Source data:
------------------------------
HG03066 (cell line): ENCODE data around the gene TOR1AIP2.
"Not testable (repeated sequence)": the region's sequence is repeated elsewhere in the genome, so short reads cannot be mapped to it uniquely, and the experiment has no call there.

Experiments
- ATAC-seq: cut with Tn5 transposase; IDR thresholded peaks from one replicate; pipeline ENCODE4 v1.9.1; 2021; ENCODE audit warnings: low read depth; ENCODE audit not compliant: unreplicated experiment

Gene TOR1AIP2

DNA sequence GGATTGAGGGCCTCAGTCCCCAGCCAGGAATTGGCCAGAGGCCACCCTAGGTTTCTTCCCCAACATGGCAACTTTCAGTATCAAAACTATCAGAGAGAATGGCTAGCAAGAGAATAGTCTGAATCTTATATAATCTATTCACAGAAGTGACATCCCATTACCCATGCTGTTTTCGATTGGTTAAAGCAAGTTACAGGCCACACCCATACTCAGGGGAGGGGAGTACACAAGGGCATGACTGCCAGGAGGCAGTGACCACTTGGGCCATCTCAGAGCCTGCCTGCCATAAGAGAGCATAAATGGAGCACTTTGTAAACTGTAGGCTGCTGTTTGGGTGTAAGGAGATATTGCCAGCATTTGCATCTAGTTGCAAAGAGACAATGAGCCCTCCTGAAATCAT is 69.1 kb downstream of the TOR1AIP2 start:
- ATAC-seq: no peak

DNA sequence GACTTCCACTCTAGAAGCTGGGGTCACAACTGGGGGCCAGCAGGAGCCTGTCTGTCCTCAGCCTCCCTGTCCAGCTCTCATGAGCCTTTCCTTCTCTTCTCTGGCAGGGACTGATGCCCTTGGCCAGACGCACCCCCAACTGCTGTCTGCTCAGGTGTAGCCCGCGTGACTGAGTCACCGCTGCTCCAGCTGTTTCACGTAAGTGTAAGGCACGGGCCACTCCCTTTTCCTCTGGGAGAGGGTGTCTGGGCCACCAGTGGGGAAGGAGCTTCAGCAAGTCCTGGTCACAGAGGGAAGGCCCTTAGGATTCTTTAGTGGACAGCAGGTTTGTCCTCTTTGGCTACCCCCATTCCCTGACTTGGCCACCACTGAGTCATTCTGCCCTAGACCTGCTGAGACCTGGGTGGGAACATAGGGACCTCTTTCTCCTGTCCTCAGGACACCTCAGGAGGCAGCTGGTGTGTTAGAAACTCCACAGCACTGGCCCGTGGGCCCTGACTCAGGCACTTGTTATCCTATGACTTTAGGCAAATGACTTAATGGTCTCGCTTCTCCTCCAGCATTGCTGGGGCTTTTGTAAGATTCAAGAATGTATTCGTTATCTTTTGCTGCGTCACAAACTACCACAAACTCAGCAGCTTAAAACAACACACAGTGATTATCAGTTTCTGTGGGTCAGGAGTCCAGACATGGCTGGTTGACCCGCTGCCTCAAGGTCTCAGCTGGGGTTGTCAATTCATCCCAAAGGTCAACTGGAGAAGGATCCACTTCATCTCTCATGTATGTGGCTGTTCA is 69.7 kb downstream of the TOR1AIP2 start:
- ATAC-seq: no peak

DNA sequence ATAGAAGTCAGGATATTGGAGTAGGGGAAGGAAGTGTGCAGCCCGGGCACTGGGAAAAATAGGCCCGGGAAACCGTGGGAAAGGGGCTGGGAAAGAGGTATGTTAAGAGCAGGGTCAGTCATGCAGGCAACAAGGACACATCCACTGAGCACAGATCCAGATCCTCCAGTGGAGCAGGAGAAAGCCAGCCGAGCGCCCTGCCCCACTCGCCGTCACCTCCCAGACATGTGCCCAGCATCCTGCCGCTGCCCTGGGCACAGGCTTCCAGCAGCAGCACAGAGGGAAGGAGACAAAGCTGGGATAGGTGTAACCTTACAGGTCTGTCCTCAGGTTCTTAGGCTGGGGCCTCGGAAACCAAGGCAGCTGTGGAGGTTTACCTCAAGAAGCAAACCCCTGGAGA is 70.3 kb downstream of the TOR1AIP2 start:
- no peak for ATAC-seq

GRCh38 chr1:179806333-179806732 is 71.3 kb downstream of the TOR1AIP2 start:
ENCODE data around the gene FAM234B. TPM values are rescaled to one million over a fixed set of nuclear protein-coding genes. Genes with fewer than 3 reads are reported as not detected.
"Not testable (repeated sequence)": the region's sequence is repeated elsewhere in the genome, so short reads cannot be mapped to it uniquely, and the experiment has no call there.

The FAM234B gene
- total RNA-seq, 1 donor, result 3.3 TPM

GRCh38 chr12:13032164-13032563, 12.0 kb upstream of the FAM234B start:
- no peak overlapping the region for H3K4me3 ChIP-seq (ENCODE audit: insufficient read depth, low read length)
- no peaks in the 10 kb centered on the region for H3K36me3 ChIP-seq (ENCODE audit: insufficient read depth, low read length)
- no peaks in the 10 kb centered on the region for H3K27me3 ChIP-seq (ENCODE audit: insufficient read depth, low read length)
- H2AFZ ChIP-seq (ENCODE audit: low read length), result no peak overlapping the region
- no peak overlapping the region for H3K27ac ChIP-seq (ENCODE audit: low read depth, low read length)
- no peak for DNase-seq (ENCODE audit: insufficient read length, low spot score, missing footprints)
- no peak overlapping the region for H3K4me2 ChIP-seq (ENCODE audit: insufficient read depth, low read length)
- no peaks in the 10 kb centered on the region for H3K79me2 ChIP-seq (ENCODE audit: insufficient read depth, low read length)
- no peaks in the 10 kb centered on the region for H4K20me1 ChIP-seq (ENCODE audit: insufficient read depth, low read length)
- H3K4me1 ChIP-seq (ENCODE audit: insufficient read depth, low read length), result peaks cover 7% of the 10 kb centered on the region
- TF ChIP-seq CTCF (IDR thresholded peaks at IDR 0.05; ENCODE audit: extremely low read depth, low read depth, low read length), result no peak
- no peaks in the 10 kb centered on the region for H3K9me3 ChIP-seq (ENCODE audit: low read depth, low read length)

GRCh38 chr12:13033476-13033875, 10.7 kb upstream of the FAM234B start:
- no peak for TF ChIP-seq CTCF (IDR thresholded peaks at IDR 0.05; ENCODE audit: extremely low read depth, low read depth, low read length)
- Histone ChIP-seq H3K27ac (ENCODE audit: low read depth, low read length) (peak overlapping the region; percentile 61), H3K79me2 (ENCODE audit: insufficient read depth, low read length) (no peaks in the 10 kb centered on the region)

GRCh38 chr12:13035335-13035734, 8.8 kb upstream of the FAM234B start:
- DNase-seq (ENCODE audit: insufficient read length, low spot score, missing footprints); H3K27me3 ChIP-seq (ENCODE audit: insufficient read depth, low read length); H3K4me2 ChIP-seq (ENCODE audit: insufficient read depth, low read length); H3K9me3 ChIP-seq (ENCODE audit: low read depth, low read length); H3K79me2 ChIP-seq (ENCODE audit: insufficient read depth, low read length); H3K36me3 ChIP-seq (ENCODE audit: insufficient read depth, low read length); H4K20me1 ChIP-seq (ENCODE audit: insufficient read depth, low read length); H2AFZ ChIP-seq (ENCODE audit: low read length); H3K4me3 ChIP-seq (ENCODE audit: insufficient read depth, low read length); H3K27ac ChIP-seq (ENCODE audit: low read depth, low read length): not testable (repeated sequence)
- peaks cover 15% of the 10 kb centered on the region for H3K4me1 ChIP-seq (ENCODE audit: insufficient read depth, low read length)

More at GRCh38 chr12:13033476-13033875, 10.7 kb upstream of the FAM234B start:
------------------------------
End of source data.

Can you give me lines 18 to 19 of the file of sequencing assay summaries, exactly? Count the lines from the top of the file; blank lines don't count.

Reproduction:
- no peak overlapping the region for H3K4me3 ChIP-seq (ENCODE audit: insufficient read depth, low read length)
- no peaks in the 10 kb centered on the region for H3K36me3 ChIP-seq (ENCODE audit: insufficient read depth, low read length)